Giving old Macs a new lease of life

Anthony Caruana
13 March, 2018
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If there’s something to be learned from our recent survey, asking Macworld Australia readers about the oldest Macs still in use, then it’s that many of us like to ensure we extracted to maximum value from our investment in Apple gear. By the way, I’m still receiving emails about the oldest Macs in use with Andrew letting me know he still uses a couple of Mac Duos – 0030 and 040 models. He says they “were the best A4 page monitors in greyscale”.

I can’t boast being a Mac user for that long. I bought my first Mac – a 12-inch iBook (remember the shiny white, plastic models) back in the early 2000s, just a couple of years before I began as a contributor for Macworld Australia under the editorship of Matthew JC Powell. But since then I’ve owned more Macs than I can recall, ranging from PowerBooks and MacBook Pros through to the gorgeous iMac G4 (sometimes known as the “iLamp” through to modern iMacs and, today, a Mac mini and 11-inch MacBook Air.

The Mac mini, which I purchased as a refurbished unit from Apple, came with a 500GB spinning hard drive. For those who remember all the specs, that was a very slow hard drive – it spun at just 5,400rpm. As a result, it often took quite a bit of time for the machine to do – well almost anything. And the problem was exacerbated as Apple released upgraded versions of OS X (and then macOS) that were optimised for solid-state drives (SSDs).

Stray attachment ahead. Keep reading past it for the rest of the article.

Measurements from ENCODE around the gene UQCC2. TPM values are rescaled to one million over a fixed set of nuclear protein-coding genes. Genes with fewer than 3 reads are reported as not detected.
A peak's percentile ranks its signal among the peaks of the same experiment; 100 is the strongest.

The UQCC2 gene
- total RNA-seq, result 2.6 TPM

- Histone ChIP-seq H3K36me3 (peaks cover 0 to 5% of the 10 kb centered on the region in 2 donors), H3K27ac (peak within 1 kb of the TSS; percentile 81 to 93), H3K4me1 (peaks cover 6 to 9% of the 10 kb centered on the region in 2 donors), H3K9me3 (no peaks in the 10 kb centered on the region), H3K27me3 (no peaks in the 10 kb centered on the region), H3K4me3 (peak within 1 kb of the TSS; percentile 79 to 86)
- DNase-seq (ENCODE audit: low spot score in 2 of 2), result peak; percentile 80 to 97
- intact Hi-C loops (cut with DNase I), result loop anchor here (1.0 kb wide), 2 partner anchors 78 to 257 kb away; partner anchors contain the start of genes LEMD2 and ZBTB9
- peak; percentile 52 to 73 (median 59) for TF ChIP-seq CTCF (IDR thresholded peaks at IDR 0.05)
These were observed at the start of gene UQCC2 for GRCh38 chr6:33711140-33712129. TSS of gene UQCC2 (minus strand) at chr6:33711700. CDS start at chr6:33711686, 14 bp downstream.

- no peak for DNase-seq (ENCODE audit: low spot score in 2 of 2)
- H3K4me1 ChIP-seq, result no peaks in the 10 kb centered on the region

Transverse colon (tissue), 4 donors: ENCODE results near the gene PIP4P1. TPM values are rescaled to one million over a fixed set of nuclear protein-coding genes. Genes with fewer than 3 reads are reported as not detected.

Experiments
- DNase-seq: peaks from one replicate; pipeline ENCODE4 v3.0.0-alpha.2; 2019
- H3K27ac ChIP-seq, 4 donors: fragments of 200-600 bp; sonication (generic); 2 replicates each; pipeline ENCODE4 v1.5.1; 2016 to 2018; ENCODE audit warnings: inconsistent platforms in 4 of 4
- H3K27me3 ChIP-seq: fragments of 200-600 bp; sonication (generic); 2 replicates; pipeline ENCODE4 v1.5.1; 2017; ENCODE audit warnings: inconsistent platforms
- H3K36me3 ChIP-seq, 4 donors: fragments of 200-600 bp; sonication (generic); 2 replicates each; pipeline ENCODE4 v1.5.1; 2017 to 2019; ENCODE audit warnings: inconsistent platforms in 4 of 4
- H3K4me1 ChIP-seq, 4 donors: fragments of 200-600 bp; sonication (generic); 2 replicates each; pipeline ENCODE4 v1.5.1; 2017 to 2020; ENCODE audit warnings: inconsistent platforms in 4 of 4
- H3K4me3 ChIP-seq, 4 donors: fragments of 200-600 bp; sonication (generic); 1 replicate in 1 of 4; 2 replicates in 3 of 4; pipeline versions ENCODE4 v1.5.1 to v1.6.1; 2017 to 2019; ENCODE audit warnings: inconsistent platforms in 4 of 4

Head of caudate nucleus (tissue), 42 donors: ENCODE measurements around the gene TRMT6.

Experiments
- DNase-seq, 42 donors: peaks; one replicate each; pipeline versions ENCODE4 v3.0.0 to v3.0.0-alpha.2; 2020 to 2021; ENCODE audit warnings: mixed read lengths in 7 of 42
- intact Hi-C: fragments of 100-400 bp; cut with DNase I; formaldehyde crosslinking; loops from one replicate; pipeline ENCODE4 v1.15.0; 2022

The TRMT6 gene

Unfortunately, Apple didn’t make the last generation off Mac mini systems very easy to upgrade. But I called on a friend, Derek from the user group I’m a member of – iMug, who specialises in Mac upgrades and repairs. And he disassembled the Mac mini and replaced the old drive with a new 1TB SSD. After that, the Mac mini powered along.

More recently, I needed to upgrade, or replace, the battery in the MacBook Air. I spend a lot of time travelling and at conferences and being able to keep working for several hours between trips to a power outlet is important. The battery in my $400 used computer purchase was OK but barely made it through a couple of hours. So, I shopped around for a replacement.

I looked at Ebay but, to be honest, I’m not keen on buying a potentially explosive Li-Ion battery from someone across the world whose credentials I can’t validate. I took a look at my usual starting point,, but after an online chat, having identified the right battery had to cancel the transaction because of the US$60 shipping fee.

However, is a local distributor for the same battery and, as luck would have it, they had a 15% off sale last week. So, I purchased a replacement battery. It even came with the tools I needed to do the job.

That arrived yesterday and I followed the instructions (there are also online videos but I didn’t need those) and replaced the battery in the MacBook Air in about 15 minutes.

A few years ago, I replaced the hard drive in a MacBook Pro with an SSD and, while that was a slightly more complex procedure, I managed to do it and it made a massive difference to that computer’s performance.

So, for all of you out there who have older Macs that you want to keep using but find they are slowing down or aren’t quite up to the job when it comes to the latest software, it’s possible to add some years to the life of your Mac hardware.

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